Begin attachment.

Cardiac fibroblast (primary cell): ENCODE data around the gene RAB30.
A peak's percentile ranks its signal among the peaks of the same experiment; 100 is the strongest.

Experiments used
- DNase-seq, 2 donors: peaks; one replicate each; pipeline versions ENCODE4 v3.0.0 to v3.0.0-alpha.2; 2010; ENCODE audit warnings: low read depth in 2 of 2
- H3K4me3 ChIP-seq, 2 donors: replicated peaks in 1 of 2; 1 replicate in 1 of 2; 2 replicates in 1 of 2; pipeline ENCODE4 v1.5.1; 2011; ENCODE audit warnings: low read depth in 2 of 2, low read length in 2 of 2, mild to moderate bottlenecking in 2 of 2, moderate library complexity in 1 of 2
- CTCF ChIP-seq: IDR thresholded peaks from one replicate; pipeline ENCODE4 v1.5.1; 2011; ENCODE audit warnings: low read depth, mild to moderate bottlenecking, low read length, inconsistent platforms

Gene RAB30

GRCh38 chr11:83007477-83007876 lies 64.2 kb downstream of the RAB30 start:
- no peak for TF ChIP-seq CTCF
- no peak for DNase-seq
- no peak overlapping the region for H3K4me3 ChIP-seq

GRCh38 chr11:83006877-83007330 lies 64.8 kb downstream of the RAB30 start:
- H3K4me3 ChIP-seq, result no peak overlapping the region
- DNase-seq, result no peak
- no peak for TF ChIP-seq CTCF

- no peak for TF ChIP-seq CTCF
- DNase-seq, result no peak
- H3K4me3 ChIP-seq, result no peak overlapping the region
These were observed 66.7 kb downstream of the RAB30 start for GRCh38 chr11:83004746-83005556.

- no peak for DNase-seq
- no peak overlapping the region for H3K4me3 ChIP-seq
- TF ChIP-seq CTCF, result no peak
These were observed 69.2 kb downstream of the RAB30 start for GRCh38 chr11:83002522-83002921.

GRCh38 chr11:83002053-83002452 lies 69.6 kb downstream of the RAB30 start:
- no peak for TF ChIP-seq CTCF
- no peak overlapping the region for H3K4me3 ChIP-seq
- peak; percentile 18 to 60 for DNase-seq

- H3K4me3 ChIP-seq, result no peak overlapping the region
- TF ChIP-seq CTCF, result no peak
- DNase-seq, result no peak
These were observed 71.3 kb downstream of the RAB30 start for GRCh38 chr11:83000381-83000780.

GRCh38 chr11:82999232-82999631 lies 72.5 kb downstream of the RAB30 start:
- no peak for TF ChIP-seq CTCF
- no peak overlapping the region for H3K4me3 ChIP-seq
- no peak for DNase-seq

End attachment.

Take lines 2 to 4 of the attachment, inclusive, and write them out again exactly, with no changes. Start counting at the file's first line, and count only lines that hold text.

A peak's percentile ranks its signal among the peaks of the same experiment; 100 is the strongest.

Experiments used
- DNase-seq, 2 donors: peaks; one replicate each; pipeline versions ENCODE4 v3.0.0 to v3.0.0-alpha.2; 2010; ENCODE audit warnings: low read depth in 2 of 2